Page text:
Networking. Many years ago, most job seekers applied blindly. Now, you should approach your search by applying to job postings and networking. If you only take the former approach, you are probably missing out on opportunities. You need to do both. Networking isn't for everyone, but a lot of it can now be done online if you're not inclined toward in-person events. Find people who are doing what you want to be doing and talk to them about what they do. Ask for introductions if you need to. This is considered normal now.

LinkedIn. If you're not already using LinkedIn, it's time to get on board. And it's no longer enough to create a bare-bones profile. Complete it because people will notice when they search for you via Google or on LinkedIn itself. This medium helps you establish a personal brand beyond your resume and can include additional information that doesn't belong or fit on a resume. Write a summary that highlights your professional accomplishments and shows your personal side. For example, why did you choose your career path? Get recommendations as these add credibility and can result in interviews. It's like an easy reference check before calling you in to interview.

Cover letters. These are not as common anymore but they are still used in certain fields and by some companies. They are mostly used for entry-level jobs, as well as some midlevel roles. Unless you're applying to a very conservative organisation, or in a traditional field, write less than one page and use bullet points to offset the skills and value you offer. Instead of listing what you've done, summarize relevant examples from your work history. It should not repeat your resume. It should offer new information or dive deeper than your resume.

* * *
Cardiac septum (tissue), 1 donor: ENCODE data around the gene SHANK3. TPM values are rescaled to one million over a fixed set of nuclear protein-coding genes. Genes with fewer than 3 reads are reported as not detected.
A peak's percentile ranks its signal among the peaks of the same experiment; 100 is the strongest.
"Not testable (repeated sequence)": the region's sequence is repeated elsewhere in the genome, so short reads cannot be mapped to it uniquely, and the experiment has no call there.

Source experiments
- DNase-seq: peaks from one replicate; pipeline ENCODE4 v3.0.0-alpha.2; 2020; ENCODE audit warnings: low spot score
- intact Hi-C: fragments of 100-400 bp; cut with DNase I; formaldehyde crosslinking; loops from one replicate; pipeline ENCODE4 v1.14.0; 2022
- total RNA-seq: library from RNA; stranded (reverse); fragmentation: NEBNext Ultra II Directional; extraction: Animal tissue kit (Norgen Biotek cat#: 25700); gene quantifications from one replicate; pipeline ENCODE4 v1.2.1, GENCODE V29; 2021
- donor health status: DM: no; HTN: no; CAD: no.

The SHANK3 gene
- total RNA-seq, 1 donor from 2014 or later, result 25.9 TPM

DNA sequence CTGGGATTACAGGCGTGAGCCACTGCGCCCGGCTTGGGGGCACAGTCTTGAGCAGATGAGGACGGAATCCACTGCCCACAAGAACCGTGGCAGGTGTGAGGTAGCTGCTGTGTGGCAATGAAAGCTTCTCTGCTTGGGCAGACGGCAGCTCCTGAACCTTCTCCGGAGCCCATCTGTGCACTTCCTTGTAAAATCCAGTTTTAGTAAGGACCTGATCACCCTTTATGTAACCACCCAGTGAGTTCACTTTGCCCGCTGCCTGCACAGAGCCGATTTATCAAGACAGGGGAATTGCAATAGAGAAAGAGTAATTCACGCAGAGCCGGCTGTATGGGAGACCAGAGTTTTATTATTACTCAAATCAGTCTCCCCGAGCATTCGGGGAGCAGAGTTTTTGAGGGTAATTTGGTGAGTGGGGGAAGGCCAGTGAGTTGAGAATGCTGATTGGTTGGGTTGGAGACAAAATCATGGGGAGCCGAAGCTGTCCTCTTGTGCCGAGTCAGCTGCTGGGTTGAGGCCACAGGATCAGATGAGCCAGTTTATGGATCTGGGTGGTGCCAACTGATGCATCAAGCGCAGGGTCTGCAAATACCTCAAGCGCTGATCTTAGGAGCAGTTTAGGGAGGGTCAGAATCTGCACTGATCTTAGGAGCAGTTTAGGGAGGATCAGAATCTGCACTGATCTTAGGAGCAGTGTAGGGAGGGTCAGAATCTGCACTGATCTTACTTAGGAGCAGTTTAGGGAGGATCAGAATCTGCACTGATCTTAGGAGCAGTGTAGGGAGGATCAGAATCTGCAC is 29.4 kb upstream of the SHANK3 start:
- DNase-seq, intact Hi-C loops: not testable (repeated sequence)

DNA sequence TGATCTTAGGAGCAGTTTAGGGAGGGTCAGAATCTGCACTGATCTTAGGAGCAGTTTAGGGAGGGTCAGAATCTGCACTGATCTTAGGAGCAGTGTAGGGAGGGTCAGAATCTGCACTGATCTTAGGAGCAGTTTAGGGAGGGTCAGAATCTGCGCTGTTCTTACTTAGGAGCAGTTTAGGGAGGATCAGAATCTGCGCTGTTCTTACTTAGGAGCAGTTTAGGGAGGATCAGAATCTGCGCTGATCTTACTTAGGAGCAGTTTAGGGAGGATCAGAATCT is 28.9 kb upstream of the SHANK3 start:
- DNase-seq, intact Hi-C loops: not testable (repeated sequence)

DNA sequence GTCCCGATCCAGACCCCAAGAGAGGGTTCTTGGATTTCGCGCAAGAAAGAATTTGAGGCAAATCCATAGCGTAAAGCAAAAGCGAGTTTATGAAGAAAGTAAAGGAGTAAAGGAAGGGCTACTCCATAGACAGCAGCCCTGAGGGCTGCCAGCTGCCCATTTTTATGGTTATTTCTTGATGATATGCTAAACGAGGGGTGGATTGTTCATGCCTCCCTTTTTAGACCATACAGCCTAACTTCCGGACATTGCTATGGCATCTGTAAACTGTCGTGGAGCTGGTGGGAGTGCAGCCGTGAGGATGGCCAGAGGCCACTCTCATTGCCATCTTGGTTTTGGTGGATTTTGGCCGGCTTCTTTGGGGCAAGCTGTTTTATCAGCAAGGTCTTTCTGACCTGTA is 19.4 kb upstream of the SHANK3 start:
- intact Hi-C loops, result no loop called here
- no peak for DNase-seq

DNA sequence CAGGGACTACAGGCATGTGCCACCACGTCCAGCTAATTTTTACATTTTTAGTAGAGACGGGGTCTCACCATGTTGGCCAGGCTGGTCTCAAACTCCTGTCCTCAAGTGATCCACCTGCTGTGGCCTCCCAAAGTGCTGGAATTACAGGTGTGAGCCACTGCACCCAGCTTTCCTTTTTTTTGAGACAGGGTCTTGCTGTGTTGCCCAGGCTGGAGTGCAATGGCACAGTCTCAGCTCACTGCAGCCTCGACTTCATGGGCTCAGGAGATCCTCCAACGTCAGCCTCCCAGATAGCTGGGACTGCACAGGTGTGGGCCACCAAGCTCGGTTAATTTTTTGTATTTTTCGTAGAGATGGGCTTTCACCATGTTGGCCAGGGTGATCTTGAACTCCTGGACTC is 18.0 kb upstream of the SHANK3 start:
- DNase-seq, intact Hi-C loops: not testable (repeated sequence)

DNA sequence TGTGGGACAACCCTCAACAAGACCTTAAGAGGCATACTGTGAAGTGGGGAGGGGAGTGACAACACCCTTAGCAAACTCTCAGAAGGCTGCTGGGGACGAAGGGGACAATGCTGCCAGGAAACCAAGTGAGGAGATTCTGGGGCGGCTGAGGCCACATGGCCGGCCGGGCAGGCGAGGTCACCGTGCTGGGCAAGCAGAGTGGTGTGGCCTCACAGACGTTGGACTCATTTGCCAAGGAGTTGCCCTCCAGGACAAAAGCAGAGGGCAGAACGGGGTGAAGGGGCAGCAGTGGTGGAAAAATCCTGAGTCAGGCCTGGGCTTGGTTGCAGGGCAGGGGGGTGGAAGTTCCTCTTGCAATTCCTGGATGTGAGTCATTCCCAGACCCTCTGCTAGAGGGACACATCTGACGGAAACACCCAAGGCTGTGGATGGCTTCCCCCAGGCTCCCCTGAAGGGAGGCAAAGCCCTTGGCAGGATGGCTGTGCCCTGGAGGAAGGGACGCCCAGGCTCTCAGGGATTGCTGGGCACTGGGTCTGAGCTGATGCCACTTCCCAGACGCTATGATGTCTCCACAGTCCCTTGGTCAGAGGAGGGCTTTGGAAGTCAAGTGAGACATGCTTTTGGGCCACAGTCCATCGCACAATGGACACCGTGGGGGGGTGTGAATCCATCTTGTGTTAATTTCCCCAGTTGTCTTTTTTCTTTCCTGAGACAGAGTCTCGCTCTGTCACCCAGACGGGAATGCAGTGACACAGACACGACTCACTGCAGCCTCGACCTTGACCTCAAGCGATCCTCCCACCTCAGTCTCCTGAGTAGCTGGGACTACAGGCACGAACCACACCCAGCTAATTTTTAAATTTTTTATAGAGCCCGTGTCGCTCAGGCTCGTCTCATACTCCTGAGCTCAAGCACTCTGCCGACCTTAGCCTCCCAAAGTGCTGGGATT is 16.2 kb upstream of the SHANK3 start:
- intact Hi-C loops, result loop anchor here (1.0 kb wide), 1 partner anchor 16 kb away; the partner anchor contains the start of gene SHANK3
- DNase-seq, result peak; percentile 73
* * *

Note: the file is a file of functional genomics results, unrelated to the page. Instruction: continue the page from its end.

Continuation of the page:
Over the years, and with the growth of technology, many things about job searching has changed. If you want to be successful in your job hunt, you need to use tools and resume guidance to ensure your approach is sound.  The internet offers a wealth of information and opportunity and social media sites, job boards and forums can be indispensable as can recruitment agencies like KHM Recruitment Ltd .  

For more information on how to maximise your potential and land the job you are looking for, give the KHM team a call today on 01763 248337.